“I think in any market or business, you build a foundation, you invest so much time and energy, resources. And horse racing, you dedicate so much passion and your soul, your energy into this business, and you really want for those guys to have success. The game, you lose more than you win, and you take a lot of punches, and you have to have the intestinal fortitude to power through these things. You fall down nine times, you’ve got to get up ten. These guys are coming in strong and investing so much, you’re really hopeful that they do come out and have success. It’s like with anything, it fuels your fire to keep on keeping on. Having a grade 1 winner and a grade 3 winner in a more tradition-rich race meet in the country, I can only imagine the headlines in the media that’s down there (in Latin America).”
During my final month in Chile, I arranged tours of two Thoroughbred breeding farms: Haras Santa Eladia, and Haras Sumaya. I ended up learning more about Haras Sumaya when I returned to the U.S., namely during the 2017 Keeneland January Horses of All Ages Sale when Oussama Aboughazale, under the name International Equities Holding, purchased seven mares and one filly, spending $1,920,000. Aboughazale is the owner of Haras Sumaya in Chile, and Sumaya U.S. Stables, which he races under in the United States. He is also the new owner of recently purchased Belvedere Farm near Paris, Kentucky, where he will develop his own U.S. breeding operation (Wincze Hughes, 2017). Hamas Samaya is where Champion California Chrome will stand at stud during the upcoming Southern Hemisphere breeding season.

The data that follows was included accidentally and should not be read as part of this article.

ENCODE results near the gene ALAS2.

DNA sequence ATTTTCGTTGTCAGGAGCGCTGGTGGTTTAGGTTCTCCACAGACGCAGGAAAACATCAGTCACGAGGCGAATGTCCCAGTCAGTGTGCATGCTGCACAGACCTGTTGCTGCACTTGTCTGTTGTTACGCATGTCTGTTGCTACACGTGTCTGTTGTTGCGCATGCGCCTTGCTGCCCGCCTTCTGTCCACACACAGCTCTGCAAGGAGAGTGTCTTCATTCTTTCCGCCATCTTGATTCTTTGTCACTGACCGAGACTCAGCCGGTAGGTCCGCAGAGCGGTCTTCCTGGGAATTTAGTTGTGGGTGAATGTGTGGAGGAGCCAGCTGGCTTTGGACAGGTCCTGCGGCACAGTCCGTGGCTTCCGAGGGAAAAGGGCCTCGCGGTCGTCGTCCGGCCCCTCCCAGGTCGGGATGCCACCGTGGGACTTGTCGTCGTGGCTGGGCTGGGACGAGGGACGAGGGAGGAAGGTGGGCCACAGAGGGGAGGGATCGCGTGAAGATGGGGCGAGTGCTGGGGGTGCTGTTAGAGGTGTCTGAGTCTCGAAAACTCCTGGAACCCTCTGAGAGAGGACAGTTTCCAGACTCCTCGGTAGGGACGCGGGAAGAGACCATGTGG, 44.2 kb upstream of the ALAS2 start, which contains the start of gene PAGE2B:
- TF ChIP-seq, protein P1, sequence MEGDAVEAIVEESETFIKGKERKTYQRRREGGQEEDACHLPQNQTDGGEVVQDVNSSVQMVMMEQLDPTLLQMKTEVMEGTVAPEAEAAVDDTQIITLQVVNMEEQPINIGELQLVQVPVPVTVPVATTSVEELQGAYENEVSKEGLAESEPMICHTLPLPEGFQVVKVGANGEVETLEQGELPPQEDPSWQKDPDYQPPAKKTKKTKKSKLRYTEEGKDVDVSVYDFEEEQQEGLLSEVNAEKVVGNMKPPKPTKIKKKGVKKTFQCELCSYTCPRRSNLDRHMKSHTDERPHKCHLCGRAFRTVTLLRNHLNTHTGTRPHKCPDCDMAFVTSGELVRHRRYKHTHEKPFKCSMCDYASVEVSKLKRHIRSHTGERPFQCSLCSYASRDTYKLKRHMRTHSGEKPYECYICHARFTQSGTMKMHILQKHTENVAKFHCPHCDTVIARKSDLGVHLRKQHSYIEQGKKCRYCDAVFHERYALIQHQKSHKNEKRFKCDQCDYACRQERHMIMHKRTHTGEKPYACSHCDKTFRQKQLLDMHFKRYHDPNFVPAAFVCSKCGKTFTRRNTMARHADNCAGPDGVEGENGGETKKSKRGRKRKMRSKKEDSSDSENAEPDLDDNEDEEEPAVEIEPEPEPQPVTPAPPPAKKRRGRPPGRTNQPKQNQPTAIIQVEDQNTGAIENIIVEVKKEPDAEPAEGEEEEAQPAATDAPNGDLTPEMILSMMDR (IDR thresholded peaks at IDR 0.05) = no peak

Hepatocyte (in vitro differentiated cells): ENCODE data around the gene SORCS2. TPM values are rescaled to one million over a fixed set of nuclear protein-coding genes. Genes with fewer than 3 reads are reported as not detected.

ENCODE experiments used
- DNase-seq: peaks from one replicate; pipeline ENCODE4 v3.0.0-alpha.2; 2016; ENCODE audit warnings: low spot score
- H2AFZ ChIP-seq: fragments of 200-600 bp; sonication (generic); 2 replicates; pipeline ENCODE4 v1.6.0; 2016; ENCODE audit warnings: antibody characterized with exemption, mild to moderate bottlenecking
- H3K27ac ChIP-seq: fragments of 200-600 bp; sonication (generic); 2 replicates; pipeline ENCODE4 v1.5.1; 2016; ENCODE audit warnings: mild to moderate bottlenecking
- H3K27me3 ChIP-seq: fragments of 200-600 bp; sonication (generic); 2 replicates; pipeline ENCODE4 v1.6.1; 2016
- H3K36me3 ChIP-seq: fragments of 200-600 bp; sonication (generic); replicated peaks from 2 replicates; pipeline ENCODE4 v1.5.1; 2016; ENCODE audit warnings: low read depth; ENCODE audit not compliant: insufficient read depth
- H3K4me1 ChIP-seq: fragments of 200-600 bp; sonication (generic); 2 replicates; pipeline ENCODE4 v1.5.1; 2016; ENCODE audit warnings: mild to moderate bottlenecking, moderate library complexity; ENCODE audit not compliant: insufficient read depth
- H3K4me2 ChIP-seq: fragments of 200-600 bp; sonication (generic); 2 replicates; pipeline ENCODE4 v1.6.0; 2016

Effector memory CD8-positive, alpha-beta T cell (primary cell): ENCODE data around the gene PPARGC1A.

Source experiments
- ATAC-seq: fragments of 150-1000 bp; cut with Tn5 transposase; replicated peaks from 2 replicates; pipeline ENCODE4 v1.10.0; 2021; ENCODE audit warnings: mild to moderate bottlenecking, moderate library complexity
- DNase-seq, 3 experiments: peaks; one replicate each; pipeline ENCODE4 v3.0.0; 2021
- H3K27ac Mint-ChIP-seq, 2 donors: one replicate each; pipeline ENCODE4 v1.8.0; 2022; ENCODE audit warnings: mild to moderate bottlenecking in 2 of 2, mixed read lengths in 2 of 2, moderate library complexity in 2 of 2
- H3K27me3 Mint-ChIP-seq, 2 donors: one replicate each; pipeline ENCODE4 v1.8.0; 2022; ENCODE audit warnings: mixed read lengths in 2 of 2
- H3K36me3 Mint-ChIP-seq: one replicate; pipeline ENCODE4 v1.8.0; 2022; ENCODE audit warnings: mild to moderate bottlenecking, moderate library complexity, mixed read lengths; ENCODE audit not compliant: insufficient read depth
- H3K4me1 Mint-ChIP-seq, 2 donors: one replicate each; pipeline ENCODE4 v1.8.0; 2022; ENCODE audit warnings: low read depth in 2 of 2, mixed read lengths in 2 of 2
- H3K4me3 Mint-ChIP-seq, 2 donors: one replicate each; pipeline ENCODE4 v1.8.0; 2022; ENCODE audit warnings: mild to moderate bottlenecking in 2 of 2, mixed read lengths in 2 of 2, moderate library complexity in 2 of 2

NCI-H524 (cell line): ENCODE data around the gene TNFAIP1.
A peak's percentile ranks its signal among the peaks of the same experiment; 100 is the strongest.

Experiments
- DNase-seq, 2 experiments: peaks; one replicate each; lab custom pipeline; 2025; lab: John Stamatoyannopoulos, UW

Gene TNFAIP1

Arguably the most prominent of the Latin wave is Don Alberto, another Chilean investment corporation with a well-known Chilean breeding farm. In 2013, Don Alberto purchased Vinery farm in Kentucky, now being launched into Don Alberto Kentucky. Don Alberto races in Chile, Europe and the U.S., and owns multiple graded stakes-winning filly in the U.S., Unique Bella. Don Alberto’s reach extended beyond racing and breeding into overseeing the industry’s success, when in September of 2016, a press release announced Carlos Heller of Don Alberto as one of four newly elected members to the Jockey Club. Heller is president of Bethia Holdings and chairman of Chilean racetrack Club Hípico. According to the press release, Heller comes from a long line of Thoroughbred breeders, and his mother Liliana Solari is the principal owner of Haras Don Alberto (“The Jockey Club Elects Four New Members,” 2017).
There are two important factors to note on this section: First, while there are additional Latin Americans investing in the United States aside from Chilean entities Sumaya and Don Alberto, they provide a timely example due to their recent property purchases. Second, it is not possible to pinpoint exact statistics on Latin American groups or individuals who buy and race Thoroughbreds in the U.S., due to privacy regulations and the fact that many buy or race under other monikers.
Next installment: Case study of John Fulton and the Breeders’ Cup
(R. Restrepo, personal communication, August 1, 2016)
The Jockey Club Elects Four New Members: Brown, Hancock, Heller and Rankin. (2016, September 6). Retrieved March 03, 2017, from http://www.jockeyclub.com/Default.asp?section=Resources&area=10&story=933
Wincze Hughes, A. (2017, January 11). Aboughazale Stocks Up at Keeneland. The Blood-Horse. Retrieved March 03, 2017, from http://www.bloodhorse.com/horse-racing/articles/218984/aboughazale-stocks-up-at-keeneland